“Pubic hair does have a purpose, providing cushion against friction that can cause skin abrasion and injury, protection from bacteria and other unwanted pathogens, and is the visible result of long awaited adolescent hormones, certainly nothing to be ashamed of or embarrassed about.
I was with Dr. Gibson before I even saw her medical credentials. I always figured pubic hair must be there for a reason, if not, being the evolved creatures we are, our bodies would have done away with it by now. Nothing’s wrong with a little maintenance every now and then I imagine, but making yourself susceptible to disease and irritation for the sake of keeping up pubic appearances is no bueno.
What’s your take on maintaining or eliminating pubic hair?
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Father’s Day is Sunday and if you’re in search for a last minute Father’s Day gift,we have some splendiferous (no, that’s not a real word) options for you, and they’re all in the beauty category. Who says dad doesn’t need to take care of himself and try some pampering? Without much frill, here are four awesome gifts that will show the great man in your life some appreciation.
1. Shave Kits
This may seem passé, but shaving for men isn’t as simple as it looks, even if they do it every day. This is especially true for men of color who deal with coarser, curlier hair textures that are prone to ingrown hairs and razor bumps (and those little bumps are not cute). Gifting dad a quality shaving kit will go a long way with keeping his skin smooth and moisturized. You can keep it all natural with Shea Moisture’s Men’s Shave Collection, which is easy to find at any Target or Walmart. Or go luxurious with the Art of Shaving’s Professional Shave Bundle, available at Macy’s and Sephora.
Yes, skincare is different from the shaving kits. In between shaves dad still needs to take care of his face, even the low-maintenance Dial soap man. Carol’s Daughter Acai Hydrating Face Butter is a quality addition to a gift bundle for dad. It’s a great moisturizer (I’m a big fan) that doesn’t leave the face shiny. Dad can simply apply it to any dry patches on his face and keep his face manly and moisturized without the shine.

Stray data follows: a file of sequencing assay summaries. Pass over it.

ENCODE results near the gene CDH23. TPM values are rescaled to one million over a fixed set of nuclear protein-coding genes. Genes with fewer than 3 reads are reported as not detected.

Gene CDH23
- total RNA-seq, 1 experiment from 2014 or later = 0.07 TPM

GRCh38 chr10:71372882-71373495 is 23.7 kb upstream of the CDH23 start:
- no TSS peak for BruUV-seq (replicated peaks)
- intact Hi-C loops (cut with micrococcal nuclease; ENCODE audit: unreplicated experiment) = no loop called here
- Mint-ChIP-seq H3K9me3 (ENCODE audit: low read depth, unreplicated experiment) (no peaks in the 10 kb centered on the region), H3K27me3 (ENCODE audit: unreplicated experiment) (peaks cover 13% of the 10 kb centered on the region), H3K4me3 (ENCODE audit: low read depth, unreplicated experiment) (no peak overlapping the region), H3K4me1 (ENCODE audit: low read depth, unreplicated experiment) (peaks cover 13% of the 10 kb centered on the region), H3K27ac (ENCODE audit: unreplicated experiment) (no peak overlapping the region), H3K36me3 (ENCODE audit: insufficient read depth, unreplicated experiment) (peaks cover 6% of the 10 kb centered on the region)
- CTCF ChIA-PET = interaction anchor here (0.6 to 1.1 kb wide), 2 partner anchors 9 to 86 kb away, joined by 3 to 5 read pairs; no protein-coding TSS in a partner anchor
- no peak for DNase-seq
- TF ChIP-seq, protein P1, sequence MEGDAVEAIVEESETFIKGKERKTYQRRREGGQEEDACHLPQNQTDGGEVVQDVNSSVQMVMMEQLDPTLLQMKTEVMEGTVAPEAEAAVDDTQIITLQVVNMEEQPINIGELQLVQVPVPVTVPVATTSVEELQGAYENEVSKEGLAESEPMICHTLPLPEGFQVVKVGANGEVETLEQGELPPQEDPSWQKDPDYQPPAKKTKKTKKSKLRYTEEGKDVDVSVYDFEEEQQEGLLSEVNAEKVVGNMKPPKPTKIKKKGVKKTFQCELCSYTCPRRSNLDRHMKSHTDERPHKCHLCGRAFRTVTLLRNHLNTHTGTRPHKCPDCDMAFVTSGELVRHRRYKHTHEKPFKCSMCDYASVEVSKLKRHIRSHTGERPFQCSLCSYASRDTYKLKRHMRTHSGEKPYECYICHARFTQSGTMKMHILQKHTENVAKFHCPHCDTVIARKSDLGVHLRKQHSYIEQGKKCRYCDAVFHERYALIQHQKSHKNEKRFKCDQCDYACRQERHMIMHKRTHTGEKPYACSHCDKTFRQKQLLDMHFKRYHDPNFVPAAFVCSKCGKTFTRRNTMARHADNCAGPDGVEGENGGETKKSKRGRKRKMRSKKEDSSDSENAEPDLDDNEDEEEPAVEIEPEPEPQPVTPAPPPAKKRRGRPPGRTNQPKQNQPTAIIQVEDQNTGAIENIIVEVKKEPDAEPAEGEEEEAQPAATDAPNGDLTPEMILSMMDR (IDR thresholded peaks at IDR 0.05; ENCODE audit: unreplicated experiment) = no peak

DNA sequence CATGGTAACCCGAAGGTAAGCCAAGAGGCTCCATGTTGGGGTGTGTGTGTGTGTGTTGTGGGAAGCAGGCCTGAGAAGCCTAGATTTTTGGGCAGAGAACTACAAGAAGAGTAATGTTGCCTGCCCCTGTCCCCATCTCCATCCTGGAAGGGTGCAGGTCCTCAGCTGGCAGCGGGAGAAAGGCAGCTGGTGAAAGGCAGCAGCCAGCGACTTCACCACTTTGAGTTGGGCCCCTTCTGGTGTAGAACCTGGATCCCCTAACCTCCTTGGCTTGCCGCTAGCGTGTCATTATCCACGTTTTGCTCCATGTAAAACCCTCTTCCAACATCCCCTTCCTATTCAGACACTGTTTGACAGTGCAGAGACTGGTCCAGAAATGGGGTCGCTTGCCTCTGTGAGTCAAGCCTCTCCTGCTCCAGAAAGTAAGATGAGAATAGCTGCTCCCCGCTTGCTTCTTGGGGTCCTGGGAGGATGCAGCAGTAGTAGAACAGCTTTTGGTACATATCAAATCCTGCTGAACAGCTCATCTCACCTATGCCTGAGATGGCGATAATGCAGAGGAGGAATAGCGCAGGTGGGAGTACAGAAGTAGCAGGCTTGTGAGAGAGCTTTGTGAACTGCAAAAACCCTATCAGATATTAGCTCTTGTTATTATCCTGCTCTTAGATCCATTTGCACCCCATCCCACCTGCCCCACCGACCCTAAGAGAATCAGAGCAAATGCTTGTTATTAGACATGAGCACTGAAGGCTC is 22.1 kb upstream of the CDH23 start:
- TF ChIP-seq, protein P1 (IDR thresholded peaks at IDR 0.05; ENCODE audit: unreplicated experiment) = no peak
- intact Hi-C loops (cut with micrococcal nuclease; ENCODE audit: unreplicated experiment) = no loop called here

3. Body Care
Never underestimate the care your father puts into his personal hygiene. We may think our father’s are simple men, but if you place something in their life they may use it and add it to their daily regimen. Men tend to be hard on their feet and every man doesn’t feel comfortable going to get that regular pedicure. So slide dad some foot powder or lotion, such as the soothing Carol’s Daughter Peppermint Foot Lotion. Sending that his way with a fresh pack of socks (and even some nail clippers) is a cute gift that will help the simple man take a step into better foot care. Kiehl’s Cross Terrain collection is another fab option that includes a dry foot cream along with a face cream and body wash, available at Nordstrom.
4. Hair Care
Dad’s hair line and hair health is just as important as our hair. Long before natural hair was the trend, our fathers were the natural trendsetters. So if you are super stuck for a gift just look at your own inventory of hair products, especially if you and your father have a similar simple hair texture. Dad still needs to keep his hair and scalp moisturized so customize a gift bundle including your favorite moisturizing product along with personal sentimental items (a book he use to read to you, music he likes, etc.,). The best gifts are ones that require some thought, and we’re sure he’ll appreciate it.
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This piece might seem a bit random, but I would love to hear opinions on hair hibernating in the winter…